Plus he was never accompanied by a senior physician or even a resident. He was on his own.

Anyway, the pain issue was huge, and seemed to be the locus of Conflict, and finally my mom's primary care doc ordered the bone scan.

The test was awful; it wore my mother out & the liquid she had to drink beforehand made her sick. So my feeling was: why are we doing this?? There wasn't going to be any treatment; you can't set a pelvic fracture.

However, as soon as everyone agreed that she had not one but two pelvic fractures .... that seemed to be a good thing. There was less talk of a bad attitude on my mother's part, more comprehension that she really was in fantastically high pain that needed to be addressed as an issue in and of itself, and so on.

I may be reading into things a bit, but the 'reality' of a diagnosed pelvic fracture rather than a disputed pelvic fracture or a nonexistent pelvic fracture seemed to be good for all concerned.

When I saw that I decided I absolutely can't know whether that test was or was not 'necessary.'

Was it useful and ultimately helpful?


That's all I know.

Catherine Johnson said...

My mom's internist is absolutely in her corner. He is amazing. She turned 80 in the hospital, she has many, many serious problems, and he is in her corner. His entire focus is on helping her live - and on helping her live as well as possible, which means restoring her to the very good shape she was in before the fall.

The one and only time my mom got out of bed and sat up for 2 hours happened because he inspired her to do it.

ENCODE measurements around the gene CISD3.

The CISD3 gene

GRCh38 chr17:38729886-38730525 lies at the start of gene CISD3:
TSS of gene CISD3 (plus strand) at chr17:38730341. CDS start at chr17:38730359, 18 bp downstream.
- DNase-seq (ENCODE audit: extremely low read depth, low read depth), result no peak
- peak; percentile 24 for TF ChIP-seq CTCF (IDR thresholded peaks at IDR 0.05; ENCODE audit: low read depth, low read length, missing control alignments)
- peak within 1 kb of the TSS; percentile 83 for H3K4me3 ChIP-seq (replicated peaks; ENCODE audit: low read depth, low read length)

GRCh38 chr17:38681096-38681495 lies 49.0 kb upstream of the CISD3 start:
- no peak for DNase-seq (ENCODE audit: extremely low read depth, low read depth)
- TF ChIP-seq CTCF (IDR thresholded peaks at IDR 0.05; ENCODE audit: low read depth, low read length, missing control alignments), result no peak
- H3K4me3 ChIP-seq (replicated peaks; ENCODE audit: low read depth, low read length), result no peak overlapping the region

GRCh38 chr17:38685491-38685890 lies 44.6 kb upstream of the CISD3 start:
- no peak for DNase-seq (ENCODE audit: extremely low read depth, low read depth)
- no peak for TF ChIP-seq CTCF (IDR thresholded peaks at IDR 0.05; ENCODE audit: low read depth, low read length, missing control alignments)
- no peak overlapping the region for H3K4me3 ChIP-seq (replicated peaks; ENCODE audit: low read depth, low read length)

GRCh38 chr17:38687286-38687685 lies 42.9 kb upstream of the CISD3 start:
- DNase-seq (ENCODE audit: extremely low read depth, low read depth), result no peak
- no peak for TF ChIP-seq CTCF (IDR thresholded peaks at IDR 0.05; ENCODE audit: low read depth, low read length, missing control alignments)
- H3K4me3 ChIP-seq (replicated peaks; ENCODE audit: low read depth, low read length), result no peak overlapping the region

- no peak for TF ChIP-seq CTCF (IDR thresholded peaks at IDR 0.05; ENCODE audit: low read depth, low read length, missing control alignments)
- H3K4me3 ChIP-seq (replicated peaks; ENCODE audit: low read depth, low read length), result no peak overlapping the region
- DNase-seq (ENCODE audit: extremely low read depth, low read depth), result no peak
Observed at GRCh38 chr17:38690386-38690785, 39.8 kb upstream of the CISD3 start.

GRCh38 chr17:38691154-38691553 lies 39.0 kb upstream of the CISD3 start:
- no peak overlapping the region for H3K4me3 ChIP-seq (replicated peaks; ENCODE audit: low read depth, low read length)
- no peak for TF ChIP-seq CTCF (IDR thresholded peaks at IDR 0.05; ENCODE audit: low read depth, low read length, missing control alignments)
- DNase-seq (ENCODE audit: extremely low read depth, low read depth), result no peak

In this situation you see exactly what the healing professions are about. His entire focus is on getting my mother well, and it doesn't matter that she has diabetes and heart failure. His focus is on getting her as well as possible.

All of the docs & nurses were focused on that goal.

I will come out of this experience with feelings of reverence for these professions and for the people who work in them.

Catherine Johnson said...

Elizabeth -- I sent you an email w/a question about your site!

Catherine Johnson said...

btw, I'm not sure whether I've sounded snotty about "Soap Doc" & I'm in no mood to re-read my Comments....

He was fantastically knowledgeable AND he spent lots of time giving me highly detailed short lectures on the heart & its problems; plus he was obviously very anxious about my mom (a good thing!) without the clinical experience to know what things he could relax about.

The problem with "Walk or die," as it turned out, wasn't that it was wrong. I knew it **wasn't** wrong; my mom's internist told me the same thing over a year ago. That's why I was panicked.

The problem was that Soap Doc didn't know, and I didn't know, what the parameters were.